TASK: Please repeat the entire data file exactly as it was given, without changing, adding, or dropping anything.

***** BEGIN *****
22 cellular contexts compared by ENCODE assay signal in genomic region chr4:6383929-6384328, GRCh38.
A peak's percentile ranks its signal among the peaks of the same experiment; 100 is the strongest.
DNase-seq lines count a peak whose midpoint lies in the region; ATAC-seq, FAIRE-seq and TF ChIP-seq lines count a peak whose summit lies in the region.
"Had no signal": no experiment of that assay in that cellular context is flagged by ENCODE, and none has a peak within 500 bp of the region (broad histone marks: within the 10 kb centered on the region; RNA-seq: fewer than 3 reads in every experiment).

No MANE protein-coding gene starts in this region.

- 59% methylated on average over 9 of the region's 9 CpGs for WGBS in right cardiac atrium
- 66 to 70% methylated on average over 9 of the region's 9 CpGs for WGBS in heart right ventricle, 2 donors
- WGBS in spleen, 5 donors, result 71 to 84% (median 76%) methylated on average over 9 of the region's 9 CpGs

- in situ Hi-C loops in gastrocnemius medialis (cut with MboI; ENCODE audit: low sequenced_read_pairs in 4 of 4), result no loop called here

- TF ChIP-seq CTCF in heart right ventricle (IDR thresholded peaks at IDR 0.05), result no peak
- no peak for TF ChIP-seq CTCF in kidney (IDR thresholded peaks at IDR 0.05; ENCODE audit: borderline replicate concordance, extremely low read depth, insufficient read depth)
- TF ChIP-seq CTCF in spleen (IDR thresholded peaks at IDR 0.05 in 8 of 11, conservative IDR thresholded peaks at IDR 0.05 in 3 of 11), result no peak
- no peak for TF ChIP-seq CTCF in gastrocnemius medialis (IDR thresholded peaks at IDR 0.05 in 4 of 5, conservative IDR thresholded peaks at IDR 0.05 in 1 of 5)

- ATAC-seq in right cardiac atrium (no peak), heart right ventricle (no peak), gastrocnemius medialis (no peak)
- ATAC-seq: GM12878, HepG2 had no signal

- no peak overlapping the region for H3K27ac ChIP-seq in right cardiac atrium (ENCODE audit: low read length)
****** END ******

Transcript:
22 cellular contexts compared by ENCODE assay signal in genomic region chr4:6383929-6384328, GRCh38.
A peak's percentile ranks its signal among the peaks of the same experiment; 100 is the strongest.
DNase-seq lines count a peak whose midpoint lies in the region; ATAC-seq, FAIRE-seq and TF ChIP-seq lines count a peak whose summit lies in the region.
"Had no signal": no experiment of that assay in that cellular context is flagged by ENCODE, and none has a peak within 500 bp of the region (broad histone marks: within the 10 kb centered on the region; RNA-seq: fewer than 3 reads in every experiment).

No MANE protein-coding gene starts in this region.

- 59% methylated on average over 9 of the region's 9 CpGs for WGBS in right cardiac atrium
- 66 to 70% methylated on average over 9 of the region's 9 CpGs for WGBS in heart right ventricle, 2 donors
- WGBS in spleen, 5 donors, result 71 to 84% (median 76%) methylated on average over 9 of the region's 9 CpGs

- in situ Hi-C loops in gastrocnemius medialis (cut with MboI; ENCODE audit: low sequenced_read_pairs in 4 of 4), result no loop called here

- TF ChIP-seq CTCF in heart right ventricle (IDR thresholded peaks at IDR 0.05), result no peak
- no peak for TF ChIP-seq CTCF in kidney (IDR thresholded peaks at IDR 0.05; ENCODE audit: borderline replicate concordance, extremely low read depth, insufficient read depth)
- TF ChIP-seq CTCF in spleen (IDR thresholded peaks at IDR 0.05 in 8 of 11, conservative IDR thresholded peaks at IDR 0.05 in 3 of 11), result no peak
- no peak for TF ChIP-seq CTCF in gastrocnemius medialis (IDR thresholded peaks at IDR 0.05 in 4 of 5, conservative IDR thresholded peaks at IDR 0.05 in 1 of 5)

- ATAC-seq in right cardiac atrium (no peak), heart right ventricle (no peak), gastrocnemius medialis (no peak)
- ATAC-seq: GM12878, HepG2 had no signal

- no peak overlapping the region for H3K27ac ChIP-seq in right cardiac atrium (ENCODE audit: low read length)